After 84 days away from our worship spaces, First Baptist Church Clinton TN and friends will be able to gather in person. Our church council has approved guidelines for re-gathering and those are available for your review; if you plan on attending in person please take a look at them. In short, the church that gathers on June 7th will be different than the one that gathered on March 15th. Things will look different because they are different.
I think this is appropriate also because things aren’t the same in our nation; a lot of things have happened these last several months in regard to the COVID-19 virus and now the death of George Floyd on a Minneapolis street has rocked our nation.
A few of our church members have asked me about what’s going on in our nation right now. The violence, looting, and other images on television are disturbing. One of the best things we can do is to be “quick to listen, slow to speak, and slow to become angry.” An important question to help us better understand what is going on is this: Does the destruction of property bother us more than the destruction of a human life?
I spoke about this during my sermon last Sunday (May 31); you can locate some of my thoughts around the 41 minute portion of the worship service. My concern was that Floyd’s last words of “I can’t breathe” are an apt yet tragic description of what many people are experiencing in our country. First the COVID-19 takes our breath, and now a graphic reminder of how injustice and racism rob people of their breath has happened too. Suffice it to say, the killing of Floyd by a police officer has generated much protest and rioting. Leaders are attempting to validate the rage behind this killing while seeking to bring about some return of peace. As Melvin Carter, Mayor of Minneapolis said, “The anger is justified, the violence is not.” And, Congressman John Lewis, who marched with Dr. Martin Luther King, Jr. offered some of these words, “Vote. Organize. Be constructive, not destructive.”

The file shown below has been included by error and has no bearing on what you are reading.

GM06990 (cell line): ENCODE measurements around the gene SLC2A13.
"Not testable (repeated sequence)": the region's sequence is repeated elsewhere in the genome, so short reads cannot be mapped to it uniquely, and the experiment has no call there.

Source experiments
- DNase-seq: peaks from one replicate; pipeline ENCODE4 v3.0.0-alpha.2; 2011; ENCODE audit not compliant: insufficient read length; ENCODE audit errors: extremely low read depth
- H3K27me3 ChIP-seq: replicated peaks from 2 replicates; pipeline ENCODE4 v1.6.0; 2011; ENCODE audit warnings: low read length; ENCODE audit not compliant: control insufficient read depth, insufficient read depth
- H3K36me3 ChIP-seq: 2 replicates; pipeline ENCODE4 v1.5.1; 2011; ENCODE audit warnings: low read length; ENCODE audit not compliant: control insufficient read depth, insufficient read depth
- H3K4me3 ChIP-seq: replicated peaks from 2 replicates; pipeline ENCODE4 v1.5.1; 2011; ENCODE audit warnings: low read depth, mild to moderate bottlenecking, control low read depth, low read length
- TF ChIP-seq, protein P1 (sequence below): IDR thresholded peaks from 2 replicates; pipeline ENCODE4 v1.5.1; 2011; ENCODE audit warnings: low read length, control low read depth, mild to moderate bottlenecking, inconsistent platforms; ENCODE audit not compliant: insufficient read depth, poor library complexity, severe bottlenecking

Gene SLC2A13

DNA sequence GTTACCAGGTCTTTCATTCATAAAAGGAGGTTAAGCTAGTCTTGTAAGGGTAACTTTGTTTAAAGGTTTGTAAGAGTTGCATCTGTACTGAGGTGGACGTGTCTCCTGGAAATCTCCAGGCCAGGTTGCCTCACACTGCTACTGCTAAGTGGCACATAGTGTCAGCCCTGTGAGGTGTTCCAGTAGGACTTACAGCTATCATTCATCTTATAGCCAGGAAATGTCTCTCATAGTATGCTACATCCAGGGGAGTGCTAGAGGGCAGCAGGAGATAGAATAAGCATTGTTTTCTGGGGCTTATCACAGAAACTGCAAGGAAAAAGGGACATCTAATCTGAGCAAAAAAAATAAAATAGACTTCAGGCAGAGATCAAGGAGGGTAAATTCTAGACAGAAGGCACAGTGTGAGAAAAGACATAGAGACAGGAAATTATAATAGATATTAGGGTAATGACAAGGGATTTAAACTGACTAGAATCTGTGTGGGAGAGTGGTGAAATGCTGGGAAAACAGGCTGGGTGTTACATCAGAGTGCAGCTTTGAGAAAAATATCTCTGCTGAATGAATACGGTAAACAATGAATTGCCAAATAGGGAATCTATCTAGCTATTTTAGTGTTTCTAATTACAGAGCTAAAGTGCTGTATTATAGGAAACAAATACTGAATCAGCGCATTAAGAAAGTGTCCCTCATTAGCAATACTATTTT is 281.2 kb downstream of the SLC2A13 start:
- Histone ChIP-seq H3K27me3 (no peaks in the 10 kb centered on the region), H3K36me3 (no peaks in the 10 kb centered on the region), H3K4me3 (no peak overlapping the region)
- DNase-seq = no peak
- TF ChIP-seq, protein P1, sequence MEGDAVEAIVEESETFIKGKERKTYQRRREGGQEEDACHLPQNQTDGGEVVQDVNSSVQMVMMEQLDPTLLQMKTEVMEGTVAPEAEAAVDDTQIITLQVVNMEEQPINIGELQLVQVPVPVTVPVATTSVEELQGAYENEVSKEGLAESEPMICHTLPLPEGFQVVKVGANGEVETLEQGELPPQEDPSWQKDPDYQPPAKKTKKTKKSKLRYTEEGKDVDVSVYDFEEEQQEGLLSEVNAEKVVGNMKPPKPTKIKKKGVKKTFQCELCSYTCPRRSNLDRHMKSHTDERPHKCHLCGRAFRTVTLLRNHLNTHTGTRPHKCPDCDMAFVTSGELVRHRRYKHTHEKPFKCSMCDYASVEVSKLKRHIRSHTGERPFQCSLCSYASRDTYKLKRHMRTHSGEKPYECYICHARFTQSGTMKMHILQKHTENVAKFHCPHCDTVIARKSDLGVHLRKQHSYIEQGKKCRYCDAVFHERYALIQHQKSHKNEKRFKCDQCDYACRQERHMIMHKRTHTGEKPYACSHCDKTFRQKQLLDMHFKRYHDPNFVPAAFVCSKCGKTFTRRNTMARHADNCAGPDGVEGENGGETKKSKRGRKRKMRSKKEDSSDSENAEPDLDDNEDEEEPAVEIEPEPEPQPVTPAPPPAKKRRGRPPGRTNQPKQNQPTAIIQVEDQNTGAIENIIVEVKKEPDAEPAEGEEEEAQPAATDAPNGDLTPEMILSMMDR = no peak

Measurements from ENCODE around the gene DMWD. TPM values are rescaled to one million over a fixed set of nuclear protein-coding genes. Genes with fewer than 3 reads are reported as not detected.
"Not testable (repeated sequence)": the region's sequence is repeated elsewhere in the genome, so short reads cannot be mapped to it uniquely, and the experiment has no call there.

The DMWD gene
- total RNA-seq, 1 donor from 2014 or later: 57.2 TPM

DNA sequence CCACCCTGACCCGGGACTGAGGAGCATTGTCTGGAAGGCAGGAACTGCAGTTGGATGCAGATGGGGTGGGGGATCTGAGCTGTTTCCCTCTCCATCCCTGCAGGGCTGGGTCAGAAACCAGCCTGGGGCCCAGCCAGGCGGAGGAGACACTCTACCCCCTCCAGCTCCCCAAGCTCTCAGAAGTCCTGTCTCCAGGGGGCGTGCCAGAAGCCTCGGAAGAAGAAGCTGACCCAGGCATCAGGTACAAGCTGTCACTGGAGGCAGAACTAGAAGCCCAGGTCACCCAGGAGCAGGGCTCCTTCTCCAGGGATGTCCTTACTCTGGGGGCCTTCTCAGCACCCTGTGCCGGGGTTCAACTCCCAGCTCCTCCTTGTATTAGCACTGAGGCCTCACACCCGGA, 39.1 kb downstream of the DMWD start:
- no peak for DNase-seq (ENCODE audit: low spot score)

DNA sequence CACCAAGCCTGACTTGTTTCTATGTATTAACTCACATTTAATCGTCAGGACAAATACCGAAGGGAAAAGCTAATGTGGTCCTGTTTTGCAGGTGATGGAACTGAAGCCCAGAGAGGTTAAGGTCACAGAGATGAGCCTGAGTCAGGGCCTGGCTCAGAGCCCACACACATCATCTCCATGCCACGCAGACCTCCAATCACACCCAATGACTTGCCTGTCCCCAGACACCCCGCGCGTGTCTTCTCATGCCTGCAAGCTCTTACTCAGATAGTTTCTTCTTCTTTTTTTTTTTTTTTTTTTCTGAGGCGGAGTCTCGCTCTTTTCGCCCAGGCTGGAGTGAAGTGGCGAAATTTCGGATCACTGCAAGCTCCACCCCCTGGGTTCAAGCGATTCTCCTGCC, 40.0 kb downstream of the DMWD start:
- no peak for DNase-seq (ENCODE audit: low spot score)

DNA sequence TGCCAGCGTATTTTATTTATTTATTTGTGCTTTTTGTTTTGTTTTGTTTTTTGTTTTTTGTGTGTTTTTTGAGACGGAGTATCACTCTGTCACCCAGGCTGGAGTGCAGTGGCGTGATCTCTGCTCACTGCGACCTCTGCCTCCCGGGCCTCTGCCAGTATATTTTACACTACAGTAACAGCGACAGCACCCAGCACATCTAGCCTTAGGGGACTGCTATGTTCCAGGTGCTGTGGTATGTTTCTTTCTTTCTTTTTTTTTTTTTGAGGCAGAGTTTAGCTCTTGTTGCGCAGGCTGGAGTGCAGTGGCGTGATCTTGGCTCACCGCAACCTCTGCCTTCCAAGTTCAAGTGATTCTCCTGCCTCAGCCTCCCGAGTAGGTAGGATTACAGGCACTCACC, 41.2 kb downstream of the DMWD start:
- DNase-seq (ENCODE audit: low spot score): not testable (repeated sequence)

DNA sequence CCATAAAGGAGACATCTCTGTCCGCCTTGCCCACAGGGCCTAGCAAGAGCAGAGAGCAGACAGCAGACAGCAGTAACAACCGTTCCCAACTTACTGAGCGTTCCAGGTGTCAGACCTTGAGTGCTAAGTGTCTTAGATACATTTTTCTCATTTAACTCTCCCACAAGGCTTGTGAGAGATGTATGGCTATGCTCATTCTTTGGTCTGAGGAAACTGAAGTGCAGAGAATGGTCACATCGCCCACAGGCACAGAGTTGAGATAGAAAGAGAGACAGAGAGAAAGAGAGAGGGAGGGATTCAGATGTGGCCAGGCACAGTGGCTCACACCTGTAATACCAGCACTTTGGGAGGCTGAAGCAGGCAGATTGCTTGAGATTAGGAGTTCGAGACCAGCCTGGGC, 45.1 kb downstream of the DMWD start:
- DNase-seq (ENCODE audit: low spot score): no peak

It’s a challenge to be constructive these days; it’s easier to label and libel each other. I’m hopeful that the church wants to be constructive and helpful. Far too often, the church has been an accomplice with our culture by inciting violence and prejudice. Historically, the Baptist church does not have a good track record when it comes to how it has treated people of color. Jesus’ admonition to “Do unto others as you would have them do unto you” has remained elusive for far too long.
Prior to our move to Clinton, I was given a DVD on “The Clinton 12” which documents some of the violence and unrest this community went through in the desegregation of the public schools. This town knows something about the Governor having to send National Guard troops. In 1956, many out of town agitators stirred violence and hatred and were effective in stoking fear. This church and especially its pastor, Rev. Paul Turner, took a leadership role in standing for justice and togetherness at that pivotal time. But, not without great personal cost to Turner.
So, a lot has happened in our nation these last 84 days and we’ve all been affected in some way. It’s about more than just our not being able to be together in the church building. But, I’m hoping we’ll be able to gather on this Sunday to worship and reflect upon the kind of people God would have us be during these days. Join me in praying for the Holy Spirit to enable us to breathe better, and in so doing may we also create space for others to breathe around us.